The movement has moved away from that message, and Burke is not necessarily enthused about it. It’s clear that taking #MeToo global has been great for women, but Burke is still unsure about its popularity.

In The Nation’s “Tarana Burke Says #MeToo Should Center Marginalized Communities”, when asked why she was troubled that the conversation was moving in a different direction, she stated, “I mean moving away from marginalized people. And to some degree, it’s still happening. The conversation is largely about Harvey Weinstein or other individual bogeymen. No matter how much I keep talking about power and privilege, they keep bringing it back to individuals… It defeats the purpose to not have those folks centered — I’m talking black and brown girls, queer folks. There’s no conversation in this whole thing about transgender folks and sexual violence. There’s no conversation in this about people with disabilities and sexual violence. We need to talk about Native Americans, who have the highest rate of sexual violence in this country. So no, I can’t take my focus {off} marginalized people.”

Again, #MeToo was originally founded not so much to solve the problem, as to make victims feel less alone. Burke expounds, “We have to start talking about nontraditional methods to pursuing justice…The process was you had to go to the local police station, report the crime, and then they would make a referral to the rape-crisis center. I was appalled when I learned that. That’s a big hurdle for us, because we don’t trust the police….” Burke is also concerned about rehabilitation of offenders, so the process doesn’t keep repeating itself. In all likelihood, both victims and offenders will live in the same neighborhood, or even the same household, most of their lives. That’s an entirely different scenario than what faces victims in wealthier neighborhoods who pursue justice through traditional means.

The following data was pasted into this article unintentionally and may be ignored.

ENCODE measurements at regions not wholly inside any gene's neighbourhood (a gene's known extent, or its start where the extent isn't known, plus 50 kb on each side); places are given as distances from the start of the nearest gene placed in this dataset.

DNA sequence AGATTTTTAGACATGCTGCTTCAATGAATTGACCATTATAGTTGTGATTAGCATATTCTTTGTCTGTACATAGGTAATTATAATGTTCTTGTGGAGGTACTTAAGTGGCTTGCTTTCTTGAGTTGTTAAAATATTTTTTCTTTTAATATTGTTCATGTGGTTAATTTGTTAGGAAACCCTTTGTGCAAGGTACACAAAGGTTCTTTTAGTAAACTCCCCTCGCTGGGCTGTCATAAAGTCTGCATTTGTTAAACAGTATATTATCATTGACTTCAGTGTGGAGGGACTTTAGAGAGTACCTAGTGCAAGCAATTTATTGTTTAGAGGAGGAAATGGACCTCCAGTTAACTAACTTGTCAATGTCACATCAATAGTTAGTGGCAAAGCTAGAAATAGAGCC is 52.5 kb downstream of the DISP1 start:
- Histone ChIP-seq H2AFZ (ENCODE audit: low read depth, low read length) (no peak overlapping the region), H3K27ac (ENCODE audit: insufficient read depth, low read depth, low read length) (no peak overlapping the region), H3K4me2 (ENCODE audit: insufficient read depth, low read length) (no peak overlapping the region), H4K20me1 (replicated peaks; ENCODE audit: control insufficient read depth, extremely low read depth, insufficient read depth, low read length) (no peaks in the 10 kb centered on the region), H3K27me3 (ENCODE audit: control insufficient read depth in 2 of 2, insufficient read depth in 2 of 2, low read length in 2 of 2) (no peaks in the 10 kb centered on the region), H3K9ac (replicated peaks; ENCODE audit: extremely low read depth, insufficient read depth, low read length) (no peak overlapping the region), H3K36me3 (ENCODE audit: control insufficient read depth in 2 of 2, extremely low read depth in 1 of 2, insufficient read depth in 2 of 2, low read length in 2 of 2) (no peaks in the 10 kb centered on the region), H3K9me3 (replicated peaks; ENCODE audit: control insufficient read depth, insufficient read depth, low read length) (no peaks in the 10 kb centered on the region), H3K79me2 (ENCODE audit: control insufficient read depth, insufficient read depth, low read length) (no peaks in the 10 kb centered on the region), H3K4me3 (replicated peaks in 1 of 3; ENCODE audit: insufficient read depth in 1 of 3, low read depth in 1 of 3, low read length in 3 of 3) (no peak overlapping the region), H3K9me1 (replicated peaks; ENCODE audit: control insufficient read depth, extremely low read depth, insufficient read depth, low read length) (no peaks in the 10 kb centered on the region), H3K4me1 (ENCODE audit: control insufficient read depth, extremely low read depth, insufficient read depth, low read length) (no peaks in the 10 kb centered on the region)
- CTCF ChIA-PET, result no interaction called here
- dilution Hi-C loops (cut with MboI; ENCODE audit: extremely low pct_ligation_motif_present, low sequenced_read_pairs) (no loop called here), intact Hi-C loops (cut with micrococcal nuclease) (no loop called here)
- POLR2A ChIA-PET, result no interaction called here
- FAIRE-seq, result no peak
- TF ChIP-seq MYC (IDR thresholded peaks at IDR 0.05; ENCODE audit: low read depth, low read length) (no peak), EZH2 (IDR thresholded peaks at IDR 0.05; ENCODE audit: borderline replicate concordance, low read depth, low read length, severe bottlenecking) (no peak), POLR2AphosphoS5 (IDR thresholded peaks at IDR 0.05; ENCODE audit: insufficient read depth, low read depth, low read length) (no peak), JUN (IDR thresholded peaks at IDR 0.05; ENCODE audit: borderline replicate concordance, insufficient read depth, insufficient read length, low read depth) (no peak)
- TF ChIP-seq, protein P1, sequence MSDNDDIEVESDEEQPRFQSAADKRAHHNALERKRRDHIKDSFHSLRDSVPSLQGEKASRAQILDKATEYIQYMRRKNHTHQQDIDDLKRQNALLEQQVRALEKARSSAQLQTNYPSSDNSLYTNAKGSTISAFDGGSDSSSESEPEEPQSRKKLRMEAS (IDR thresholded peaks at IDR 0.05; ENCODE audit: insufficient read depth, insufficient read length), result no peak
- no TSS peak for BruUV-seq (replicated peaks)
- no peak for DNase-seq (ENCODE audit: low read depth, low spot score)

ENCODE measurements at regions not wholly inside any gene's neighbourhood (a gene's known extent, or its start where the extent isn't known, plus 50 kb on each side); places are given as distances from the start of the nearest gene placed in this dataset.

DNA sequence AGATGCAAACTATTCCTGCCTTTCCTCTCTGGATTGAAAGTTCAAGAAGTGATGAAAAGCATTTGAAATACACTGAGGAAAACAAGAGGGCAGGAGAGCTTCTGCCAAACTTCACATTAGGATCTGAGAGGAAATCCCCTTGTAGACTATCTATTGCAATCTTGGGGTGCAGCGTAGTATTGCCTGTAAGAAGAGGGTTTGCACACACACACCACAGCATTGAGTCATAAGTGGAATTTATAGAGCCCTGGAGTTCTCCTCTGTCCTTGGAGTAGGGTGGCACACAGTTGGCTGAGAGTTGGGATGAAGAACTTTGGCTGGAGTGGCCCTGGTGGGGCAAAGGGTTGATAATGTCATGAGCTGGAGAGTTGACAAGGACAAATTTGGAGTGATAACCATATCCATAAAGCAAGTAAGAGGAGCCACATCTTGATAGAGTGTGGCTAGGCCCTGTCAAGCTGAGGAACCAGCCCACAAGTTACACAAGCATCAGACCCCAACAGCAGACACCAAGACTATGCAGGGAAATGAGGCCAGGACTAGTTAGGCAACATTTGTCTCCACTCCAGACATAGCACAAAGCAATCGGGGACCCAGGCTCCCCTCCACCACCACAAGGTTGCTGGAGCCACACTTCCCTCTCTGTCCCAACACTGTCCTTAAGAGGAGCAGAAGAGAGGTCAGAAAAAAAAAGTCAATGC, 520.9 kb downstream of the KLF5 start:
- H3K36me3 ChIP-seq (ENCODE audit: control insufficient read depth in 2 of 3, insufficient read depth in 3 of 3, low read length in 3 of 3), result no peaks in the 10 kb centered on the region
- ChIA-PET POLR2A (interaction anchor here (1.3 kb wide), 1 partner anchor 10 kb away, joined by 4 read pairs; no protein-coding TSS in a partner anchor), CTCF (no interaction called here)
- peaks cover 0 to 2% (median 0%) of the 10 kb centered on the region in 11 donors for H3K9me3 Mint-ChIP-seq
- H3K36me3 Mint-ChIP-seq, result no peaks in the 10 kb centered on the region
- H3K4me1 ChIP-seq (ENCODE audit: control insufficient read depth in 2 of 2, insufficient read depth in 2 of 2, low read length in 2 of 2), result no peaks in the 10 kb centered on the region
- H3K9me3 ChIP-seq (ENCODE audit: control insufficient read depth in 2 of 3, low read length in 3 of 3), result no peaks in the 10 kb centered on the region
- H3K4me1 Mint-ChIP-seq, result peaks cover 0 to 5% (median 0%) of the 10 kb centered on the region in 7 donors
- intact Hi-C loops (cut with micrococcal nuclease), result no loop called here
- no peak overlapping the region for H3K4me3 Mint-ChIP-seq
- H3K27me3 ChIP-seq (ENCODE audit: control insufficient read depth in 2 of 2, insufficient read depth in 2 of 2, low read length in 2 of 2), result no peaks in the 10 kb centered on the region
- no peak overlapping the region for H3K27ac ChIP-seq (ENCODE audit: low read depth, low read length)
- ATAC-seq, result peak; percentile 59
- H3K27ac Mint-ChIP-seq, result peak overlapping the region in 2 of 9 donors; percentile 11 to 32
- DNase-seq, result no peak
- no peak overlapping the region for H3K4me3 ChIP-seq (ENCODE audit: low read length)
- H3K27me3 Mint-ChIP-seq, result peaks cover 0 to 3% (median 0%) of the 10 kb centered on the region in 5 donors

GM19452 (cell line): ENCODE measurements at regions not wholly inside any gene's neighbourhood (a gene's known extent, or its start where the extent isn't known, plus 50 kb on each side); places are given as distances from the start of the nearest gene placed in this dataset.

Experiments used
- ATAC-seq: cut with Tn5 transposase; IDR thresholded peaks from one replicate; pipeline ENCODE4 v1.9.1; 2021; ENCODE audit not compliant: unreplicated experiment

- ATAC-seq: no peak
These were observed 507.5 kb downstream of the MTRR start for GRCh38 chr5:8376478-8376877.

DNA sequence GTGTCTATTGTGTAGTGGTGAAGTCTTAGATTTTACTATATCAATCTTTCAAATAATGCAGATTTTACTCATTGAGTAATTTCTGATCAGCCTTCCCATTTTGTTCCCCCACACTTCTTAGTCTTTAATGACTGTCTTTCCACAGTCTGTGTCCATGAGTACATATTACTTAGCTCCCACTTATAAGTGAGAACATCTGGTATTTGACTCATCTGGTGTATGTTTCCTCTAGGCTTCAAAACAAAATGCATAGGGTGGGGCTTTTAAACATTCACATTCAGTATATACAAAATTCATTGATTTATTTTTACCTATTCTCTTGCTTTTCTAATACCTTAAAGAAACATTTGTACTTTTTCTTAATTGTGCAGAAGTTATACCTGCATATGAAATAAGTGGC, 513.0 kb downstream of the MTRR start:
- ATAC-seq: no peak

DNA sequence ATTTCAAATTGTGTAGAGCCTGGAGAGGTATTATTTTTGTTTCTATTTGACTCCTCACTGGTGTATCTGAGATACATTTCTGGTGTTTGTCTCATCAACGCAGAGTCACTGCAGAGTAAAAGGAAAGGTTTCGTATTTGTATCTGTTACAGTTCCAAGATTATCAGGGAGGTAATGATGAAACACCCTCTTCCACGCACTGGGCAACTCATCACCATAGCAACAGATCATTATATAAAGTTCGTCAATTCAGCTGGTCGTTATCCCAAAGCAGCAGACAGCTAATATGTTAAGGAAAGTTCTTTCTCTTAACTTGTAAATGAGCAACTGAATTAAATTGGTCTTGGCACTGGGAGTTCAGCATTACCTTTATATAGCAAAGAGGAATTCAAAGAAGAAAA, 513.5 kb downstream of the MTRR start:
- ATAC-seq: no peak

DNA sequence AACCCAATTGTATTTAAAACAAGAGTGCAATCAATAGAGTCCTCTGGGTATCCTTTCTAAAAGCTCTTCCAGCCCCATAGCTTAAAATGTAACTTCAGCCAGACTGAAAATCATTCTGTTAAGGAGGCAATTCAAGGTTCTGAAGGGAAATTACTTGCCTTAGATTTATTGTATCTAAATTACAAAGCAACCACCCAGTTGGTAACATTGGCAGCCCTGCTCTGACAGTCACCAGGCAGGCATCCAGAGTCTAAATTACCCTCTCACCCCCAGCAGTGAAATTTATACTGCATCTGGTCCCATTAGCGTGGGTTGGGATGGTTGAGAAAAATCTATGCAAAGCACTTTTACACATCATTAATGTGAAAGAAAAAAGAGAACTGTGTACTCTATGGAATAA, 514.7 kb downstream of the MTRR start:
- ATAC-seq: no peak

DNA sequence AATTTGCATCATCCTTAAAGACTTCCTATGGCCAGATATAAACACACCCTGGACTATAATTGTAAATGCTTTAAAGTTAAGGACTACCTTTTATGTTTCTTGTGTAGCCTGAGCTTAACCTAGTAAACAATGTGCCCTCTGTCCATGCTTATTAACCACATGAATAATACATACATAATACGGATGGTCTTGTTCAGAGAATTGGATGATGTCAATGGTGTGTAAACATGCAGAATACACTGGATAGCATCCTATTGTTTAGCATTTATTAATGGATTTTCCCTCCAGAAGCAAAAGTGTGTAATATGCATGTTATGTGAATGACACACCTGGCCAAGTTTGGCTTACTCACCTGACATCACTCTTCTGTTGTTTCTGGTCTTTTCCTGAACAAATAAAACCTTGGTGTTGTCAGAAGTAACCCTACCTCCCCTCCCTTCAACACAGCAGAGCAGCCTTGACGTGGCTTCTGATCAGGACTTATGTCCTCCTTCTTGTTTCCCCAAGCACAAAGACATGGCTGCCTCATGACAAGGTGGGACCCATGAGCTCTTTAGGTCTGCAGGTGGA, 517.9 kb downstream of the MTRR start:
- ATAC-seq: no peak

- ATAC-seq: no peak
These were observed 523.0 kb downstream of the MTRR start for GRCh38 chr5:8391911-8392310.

How and Why African American Women Are Left Out of the Discussion